In Praise of Not-So-Old Technology

In some countries, the windows are double-glazed. In some countries, the windows are triple-glazed. In New Zealand we are a hardy bunch, and unless you live in a fairly new house (or a house with fairly new windows) there’s a good chance you have single-glazed windows.

Yep. A single layer of glass between you and the chill of the winter beyond. Admittedly, our winters aren’t as cold as some places, but when flights head to Scott Base in Antarctica, New Zealand is where they leave from.

Scott Base Antarctica Sign
I’ve spent the last 15 years in two of the cities closest to Antarctica. Brrr.
So it’s cold, and often it’s damp, too. The two issues came together most memorably for me when I was a student in Christchurch: I got up one winter morning to find that the condensation had frozen to the window. On the inside. (Did I mention we don’t go in for central heating in this country? Like I said, we’re hardy.)

Temperatures below freezing indoors is not a common problem – but dampness most certainly is. I couldn’t believe my ears when I heard that people in some countries have humidifiers to make the air in their houses damper. I would have thought that the water exhaled with every human breath (not to mention the inevitable steam from putting the kettle on) would be enough to keep any house sufficiently damp.

Dehumdifiers are the popular choice here. But even if you can’t afford one of those, there is a simple tool hailing from this very country that can make a definite difference to the dampness of your house: the scoopy.

Window Cleaner
Extreme squeegeeing: a dangerous sport.
Basically it’s a squeegee (I love that word) attached to a gutter which drains into a hollow handle. Run it up the window, and the squeegee scrapes the condensation off. It runs down the gutter and into the detachable handle, from where you can pour it down the drain or into a passing pot-plant.

It de-waters your windows, it cleans them, and it waters your plants – plus you can use it to squeegee the water off the shower walls, year-round. No complicated moving parts, no batteries required, and no planned obsolescence. Brilliant.

One of the classic memories of my childhood – or at least of those parts of it spent in New Zealand – is my father swooping around the house in his housecoat, first thing in the morning, scoopying all the condensation off the windows.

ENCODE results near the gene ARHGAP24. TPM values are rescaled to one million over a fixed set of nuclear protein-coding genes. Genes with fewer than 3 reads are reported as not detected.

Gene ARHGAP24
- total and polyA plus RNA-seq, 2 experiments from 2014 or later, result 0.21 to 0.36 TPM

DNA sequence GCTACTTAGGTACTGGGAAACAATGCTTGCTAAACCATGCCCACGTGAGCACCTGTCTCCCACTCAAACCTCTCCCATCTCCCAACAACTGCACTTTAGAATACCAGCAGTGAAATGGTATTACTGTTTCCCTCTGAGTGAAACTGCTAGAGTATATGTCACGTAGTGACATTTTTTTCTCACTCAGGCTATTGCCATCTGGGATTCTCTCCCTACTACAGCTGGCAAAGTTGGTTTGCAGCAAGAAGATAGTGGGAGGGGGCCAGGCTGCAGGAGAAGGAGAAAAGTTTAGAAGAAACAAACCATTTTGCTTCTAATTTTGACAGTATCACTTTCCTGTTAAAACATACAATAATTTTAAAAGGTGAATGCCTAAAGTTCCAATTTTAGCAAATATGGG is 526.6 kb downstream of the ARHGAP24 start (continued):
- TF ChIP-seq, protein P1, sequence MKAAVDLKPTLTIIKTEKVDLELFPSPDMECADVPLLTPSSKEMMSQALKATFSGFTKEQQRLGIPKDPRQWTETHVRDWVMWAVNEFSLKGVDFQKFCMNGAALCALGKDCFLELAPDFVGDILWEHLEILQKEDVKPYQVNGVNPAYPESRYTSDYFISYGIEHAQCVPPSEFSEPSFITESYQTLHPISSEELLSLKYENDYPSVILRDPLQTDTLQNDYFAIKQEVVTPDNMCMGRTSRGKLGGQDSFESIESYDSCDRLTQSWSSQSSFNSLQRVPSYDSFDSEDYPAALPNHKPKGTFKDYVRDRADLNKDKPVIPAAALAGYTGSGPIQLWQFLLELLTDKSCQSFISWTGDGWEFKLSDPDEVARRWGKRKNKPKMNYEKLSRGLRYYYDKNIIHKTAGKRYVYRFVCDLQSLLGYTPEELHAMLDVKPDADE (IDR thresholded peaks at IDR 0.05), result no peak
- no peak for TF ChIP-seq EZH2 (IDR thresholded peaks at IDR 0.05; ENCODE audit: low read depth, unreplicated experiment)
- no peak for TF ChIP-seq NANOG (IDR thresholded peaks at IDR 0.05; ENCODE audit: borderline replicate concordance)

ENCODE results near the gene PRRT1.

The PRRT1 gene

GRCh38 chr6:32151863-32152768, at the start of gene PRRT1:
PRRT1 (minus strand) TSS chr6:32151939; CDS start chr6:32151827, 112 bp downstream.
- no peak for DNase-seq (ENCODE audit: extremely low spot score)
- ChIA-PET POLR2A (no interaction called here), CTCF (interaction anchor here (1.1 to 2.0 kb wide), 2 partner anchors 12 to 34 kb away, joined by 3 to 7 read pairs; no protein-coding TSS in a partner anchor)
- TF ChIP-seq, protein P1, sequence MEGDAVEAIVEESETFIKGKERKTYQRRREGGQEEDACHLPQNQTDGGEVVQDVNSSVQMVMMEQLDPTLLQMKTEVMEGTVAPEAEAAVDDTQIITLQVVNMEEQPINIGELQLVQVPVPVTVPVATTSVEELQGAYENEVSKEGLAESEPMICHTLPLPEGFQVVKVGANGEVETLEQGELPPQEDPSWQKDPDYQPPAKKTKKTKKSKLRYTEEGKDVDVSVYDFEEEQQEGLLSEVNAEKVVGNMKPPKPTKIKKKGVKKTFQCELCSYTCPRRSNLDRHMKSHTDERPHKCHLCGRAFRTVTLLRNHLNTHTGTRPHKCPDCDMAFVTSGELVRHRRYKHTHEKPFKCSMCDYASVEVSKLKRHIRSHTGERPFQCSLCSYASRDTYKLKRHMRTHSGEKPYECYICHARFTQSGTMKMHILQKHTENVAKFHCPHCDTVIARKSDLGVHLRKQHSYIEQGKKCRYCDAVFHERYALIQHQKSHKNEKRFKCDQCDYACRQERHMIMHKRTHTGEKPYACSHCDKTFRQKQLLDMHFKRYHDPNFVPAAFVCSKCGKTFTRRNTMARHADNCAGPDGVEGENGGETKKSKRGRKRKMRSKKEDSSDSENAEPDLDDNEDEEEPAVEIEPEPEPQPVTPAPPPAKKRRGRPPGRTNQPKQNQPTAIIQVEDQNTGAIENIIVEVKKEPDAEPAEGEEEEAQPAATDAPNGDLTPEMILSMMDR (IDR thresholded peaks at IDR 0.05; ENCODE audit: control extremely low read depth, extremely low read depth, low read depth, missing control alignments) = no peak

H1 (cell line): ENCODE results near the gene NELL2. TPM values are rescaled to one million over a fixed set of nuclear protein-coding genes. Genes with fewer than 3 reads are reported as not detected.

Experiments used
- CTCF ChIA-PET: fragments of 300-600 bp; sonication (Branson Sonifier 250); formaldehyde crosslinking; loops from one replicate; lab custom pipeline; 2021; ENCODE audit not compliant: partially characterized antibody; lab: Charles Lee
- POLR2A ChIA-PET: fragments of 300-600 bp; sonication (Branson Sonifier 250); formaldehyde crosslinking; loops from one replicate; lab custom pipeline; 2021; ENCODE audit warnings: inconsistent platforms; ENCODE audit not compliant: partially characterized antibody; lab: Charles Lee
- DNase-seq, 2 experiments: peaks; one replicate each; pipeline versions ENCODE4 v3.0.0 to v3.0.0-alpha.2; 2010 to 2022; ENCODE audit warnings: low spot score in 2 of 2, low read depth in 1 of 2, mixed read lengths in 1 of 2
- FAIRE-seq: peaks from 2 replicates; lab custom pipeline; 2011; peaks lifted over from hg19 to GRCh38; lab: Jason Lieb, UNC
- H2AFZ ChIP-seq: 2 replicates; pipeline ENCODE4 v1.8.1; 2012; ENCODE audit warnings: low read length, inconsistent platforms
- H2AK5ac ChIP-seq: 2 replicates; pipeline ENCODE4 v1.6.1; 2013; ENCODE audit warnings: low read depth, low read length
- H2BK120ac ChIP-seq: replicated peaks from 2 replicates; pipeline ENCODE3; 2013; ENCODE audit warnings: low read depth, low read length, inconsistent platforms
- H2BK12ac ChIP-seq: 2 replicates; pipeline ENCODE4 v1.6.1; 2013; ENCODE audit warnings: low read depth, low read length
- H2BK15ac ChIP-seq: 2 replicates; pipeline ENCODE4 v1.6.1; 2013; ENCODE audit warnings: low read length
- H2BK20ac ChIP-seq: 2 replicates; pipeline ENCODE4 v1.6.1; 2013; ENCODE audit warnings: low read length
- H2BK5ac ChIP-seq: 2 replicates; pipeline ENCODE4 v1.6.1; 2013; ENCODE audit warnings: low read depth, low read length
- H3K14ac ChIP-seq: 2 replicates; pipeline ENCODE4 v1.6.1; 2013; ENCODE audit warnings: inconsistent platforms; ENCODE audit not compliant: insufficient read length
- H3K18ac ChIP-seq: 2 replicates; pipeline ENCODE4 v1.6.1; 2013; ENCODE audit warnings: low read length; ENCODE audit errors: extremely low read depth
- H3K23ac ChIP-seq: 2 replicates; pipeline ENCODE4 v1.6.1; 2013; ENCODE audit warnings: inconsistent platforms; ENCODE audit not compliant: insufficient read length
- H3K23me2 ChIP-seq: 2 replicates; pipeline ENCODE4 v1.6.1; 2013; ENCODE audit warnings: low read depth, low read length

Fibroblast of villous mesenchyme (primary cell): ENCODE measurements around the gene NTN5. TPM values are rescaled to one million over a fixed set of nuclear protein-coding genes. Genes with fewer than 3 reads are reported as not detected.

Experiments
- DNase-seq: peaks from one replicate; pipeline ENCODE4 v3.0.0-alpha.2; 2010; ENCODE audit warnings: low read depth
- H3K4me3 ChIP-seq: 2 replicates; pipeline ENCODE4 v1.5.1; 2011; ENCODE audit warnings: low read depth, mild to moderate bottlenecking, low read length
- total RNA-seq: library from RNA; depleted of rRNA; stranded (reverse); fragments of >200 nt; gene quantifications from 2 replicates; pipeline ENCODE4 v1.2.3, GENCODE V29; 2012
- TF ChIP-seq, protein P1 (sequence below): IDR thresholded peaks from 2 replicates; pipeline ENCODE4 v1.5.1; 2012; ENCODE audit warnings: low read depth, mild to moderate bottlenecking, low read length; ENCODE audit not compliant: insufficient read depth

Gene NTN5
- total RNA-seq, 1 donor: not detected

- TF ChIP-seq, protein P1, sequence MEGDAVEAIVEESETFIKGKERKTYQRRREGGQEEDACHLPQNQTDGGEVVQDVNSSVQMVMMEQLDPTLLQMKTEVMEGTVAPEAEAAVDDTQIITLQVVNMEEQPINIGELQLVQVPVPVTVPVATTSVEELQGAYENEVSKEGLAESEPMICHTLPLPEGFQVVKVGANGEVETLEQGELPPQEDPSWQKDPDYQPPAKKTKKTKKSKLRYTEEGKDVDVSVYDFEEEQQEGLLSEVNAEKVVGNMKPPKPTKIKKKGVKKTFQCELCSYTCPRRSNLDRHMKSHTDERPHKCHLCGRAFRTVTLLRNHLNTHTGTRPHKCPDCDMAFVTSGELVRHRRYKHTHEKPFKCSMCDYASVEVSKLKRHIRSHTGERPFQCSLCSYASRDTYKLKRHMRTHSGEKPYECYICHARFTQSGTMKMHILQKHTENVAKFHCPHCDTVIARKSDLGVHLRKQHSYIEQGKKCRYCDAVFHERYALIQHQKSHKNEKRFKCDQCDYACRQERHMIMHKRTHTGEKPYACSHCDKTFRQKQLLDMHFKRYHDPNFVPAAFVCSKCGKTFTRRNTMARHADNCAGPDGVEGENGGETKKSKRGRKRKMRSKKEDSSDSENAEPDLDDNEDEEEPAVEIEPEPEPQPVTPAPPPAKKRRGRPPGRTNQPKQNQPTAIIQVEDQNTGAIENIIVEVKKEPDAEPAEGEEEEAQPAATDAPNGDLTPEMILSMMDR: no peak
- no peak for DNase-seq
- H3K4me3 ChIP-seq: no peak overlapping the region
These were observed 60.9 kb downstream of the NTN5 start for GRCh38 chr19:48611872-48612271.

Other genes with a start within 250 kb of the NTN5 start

Now that I am grown, I scoopy my own windows, although generally the only rooms which have enough condensation to need scoopying are the bedrooms – one which has people sleeping in it, and one which frequently has drying laundry and/or cat in it overnight. (You would be surprised how much condensation one cat can produce.)

Where did the view go? It was right here!

It’s simple, it’s easy, it’s almost meditative to use, and it’s my idea of a praiseworthy piece of modern technology.

Do you have any similarly simple and useful pieces of modern technology to recommend? Do you know why humidifiers exist? I’d love to hear from you!

2 Replies to “In Praise of Not-So-Old Technology”

  1. I would love to see a hydrophobic glass that can be seen through clearly, which could be used as bathroom mirrors and shower walls, car windows, house windows, glasses (spectacles), even drinking glasses (for easy cleaning).
    This would mean that a squeegee would not be necessary, tho it wouldn’t solve the dampness problem at all.

    1. That would be handy (no more vindscreen vipers!), although as you say, the dampness would be ongoing. Perhaps glass that transmits water from inside to out via capillary action? You’d want it installed the right way round, mind you, and even then your house would appear to be weeping :-S

What do you think?